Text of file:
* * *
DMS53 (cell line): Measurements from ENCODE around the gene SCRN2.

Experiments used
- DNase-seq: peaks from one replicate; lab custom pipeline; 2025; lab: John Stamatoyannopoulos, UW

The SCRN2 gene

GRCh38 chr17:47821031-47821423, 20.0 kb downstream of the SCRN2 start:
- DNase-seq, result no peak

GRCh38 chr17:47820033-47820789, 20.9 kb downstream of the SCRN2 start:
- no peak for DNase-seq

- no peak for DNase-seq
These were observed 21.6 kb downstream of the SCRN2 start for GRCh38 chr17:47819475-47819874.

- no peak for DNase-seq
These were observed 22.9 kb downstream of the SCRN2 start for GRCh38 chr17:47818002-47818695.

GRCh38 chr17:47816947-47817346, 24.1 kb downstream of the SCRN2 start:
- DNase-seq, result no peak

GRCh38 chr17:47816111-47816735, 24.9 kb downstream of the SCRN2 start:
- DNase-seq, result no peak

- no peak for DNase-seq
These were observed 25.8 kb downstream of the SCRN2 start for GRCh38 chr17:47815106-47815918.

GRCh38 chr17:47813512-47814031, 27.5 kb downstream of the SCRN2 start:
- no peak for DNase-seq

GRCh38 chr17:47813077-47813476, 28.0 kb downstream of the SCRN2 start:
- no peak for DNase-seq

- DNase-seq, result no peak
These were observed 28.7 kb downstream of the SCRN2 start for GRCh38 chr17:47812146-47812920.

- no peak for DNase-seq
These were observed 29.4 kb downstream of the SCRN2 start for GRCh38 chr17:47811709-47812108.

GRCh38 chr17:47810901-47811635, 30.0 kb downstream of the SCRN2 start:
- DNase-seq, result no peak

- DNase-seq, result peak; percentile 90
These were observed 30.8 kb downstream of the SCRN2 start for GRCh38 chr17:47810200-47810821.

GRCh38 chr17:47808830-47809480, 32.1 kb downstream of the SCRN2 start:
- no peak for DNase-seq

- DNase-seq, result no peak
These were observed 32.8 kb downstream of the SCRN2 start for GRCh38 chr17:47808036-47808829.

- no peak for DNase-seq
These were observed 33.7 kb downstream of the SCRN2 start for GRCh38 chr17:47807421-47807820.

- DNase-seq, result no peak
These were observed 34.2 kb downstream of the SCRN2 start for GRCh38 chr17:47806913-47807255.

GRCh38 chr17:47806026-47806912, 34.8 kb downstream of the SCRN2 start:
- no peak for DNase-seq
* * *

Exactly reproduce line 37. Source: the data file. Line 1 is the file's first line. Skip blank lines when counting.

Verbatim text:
- DNase-seq, result no peak